Today is Saturday, June 29, the 180th day of 2013. There are 185 days left in the year.
Today’s highlight in history:
On June 29, 1613, London’s original Globe Theatre, where many of Shakespeare’s plays were performed, was destroyed by a fire sparked by a cannon shot during a performance of “Henry VIII.” (No fatalities were reported.)
On this date:
In 1767, Britain approved the Townshend Revenue Act, which imposed import duties on glass, paint, oil, lead, paper and tea shipped to the American colonies. (Colonists bitterly protested, prompting Parliament to repeal the duties — except for tea.)
In 1880, France annexed Tahiti, which became a French colony on December 30, 1880.
In 1913, the Second Balkan War broke out as Bulgaria attacked Serbia and Greece, its former allies from the First Balkan War.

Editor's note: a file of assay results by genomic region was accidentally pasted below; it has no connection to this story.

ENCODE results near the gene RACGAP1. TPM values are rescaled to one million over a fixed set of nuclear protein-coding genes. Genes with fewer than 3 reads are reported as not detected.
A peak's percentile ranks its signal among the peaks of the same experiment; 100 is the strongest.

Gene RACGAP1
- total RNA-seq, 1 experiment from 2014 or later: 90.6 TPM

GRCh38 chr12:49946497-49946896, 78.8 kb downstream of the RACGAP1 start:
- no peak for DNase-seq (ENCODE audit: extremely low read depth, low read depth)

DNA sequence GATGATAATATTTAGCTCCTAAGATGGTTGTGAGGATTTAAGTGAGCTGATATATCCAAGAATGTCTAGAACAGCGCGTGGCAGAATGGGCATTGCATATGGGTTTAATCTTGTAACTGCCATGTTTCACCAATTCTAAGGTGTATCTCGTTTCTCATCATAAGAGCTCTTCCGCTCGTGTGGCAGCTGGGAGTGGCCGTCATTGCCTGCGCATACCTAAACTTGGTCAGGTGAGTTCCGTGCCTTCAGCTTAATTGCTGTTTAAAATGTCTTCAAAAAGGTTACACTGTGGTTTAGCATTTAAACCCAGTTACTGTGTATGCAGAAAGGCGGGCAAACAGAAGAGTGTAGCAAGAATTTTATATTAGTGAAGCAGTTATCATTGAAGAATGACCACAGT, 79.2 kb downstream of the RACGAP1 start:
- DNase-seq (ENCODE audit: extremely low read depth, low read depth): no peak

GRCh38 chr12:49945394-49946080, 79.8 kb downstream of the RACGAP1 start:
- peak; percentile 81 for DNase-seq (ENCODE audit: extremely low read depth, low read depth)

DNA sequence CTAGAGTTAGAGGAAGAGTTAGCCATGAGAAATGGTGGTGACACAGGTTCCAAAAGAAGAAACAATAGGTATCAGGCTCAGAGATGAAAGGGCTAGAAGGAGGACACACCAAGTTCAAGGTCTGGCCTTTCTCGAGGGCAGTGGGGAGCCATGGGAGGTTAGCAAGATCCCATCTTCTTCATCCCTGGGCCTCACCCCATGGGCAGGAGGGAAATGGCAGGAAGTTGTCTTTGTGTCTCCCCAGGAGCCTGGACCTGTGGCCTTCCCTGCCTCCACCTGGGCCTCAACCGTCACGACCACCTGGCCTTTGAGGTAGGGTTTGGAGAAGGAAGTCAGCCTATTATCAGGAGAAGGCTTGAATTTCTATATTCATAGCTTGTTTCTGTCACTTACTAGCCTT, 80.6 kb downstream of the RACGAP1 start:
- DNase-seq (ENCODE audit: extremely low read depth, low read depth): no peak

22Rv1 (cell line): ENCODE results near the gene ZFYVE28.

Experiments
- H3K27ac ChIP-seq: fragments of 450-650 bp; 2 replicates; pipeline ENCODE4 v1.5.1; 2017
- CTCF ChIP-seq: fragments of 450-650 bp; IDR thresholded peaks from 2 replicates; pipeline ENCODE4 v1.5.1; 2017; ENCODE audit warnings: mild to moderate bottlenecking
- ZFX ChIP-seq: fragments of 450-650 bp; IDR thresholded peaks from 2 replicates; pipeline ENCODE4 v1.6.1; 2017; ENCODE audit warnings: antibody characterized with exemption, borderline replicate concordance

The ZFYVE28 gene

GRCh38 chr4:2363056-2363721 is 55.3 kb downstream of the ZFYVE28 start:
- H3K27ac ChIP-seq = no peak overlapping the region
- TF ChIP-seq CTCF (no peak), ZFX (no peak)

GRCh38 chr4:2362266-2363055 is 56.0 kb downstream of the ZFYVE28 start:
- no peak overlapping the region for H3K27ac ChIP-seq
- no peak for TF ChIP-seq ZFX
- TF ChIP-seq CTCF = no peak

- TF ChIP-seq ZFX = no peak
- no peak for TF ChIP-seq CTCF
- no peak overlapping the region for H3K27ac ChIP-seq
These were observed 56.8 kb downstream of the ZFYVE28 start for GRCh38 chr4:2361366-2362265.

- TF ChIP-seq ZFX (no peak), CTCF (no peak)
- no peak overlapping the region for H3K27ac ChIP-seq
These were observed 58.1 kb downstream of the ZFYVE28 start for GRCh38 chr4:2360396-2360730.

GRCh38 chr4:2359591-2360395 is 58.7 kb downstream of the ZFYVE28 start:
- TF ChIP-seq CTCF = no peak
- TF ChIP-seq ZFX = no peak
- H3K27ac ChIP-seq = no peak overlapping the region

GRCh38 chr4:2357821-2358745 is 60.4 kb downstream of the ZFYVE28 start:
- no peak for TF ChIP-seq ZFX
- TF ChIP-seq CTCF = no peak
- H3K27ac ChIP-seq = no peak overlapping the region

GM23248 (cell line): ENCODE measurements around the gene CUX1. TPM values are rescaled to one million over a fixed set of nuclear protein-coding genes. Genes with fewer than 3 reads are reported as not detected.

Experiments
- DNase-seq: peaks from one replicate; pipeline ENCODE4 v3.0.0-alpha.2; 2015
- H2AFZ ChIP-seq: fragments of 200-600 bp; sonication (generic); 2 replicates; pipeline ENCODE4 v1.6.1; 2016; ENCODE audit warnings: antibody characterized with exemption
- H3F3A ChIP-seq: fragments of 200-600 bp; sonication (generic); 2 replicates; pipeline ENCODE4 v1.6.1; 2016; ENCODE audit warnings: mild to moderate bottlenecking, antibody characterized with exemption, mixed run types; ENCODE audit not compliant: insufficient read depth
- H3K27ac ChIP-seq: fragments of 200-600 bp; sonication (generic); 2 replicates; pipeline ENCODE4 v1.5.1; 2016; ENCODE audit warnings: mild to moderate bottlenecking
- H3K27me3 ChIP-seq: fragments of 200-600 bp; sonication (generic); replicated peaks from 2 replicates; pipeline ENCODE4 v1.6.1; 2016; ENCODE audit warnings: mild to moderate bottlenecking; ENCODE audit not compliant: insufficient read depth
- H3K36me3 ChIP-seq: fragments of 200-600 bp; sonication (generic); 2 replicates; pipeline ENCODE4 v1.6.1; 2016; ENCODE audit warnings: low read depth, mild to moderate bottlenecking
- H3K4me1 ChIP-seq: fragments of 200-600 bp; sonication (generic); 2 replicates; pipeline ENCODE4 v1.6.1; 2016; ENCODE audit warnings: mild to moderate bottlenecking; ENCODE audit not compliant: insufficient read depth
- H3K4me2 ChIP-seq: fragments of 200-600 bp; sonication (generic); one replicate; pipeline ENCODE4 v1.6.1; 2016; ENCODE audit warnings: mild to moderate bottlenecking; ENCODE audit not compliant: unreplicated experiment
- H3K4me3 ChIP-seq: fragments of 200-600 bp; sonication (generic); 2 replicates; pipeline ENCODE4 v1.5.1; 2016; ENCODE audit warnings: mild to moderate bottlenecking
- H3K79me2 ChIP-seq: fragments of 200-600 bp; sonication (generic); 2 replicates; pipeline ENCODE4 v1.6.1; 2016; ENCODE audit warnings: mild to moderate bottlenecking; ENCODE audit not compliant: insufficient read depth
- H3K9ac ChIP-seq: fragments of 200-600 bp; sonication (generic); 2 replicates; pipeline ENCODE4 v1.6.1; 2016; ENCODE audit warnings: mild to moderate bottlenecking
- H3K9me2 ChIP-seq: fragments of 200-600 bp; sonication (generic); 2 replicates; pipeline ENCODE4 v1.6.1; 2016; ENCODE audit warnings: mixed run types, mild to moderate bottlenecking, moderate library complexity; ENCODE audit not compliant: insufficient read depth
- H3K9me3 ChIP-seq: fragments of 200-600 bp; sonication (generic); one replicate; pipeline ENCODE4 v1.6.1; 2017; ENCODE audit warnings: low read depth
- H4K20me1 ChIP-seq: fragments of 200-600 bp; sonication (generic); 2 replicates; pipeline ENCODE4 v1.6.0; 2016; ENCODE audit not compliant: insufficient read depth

In 1927, the first trans-Pacific airplane flight was completed as Lt. Lester J. Maitland and Lt. Albert F. Hegenberger arrived at Wheeler Field in Hawaii aboard the Bird of Paradise, an Atlantic-Fokker C-2, after flying 2,400 miles from Oakland, Calif., in 25 hours, 50 minutes.
In 1933, actor-director Roscoe “Fatty” Arbuckle died in New York at age 46.
In 1941, Polish statesman, pianist and composer Ignacy Jan Paderewski died in New York at age 80.
In 1954, the Atomic Energy Commission voted against reinstating Dr. J. Robert Oppenheimer’s access to classified information.
In 1956, actress Marilyn Monroe married playwright Arthur Miller in a civil ceremony in White Plains, N.Y. (The couple also wed in a Jewish ceremony on July 1; the marriage lasted 41/2 years).
In 1967, Jerusalem was re-unified as Israel removed barricades separating the Old City from the Israeli sector.
In 1972, the U.S. Supreme Court struck down a trio of death sentences, saying the way they had been imposed constituted cruel and unusual punishment. (The ruling prompted states to effectively impose a moratorium on executions until their capital punishment laws could be revised.)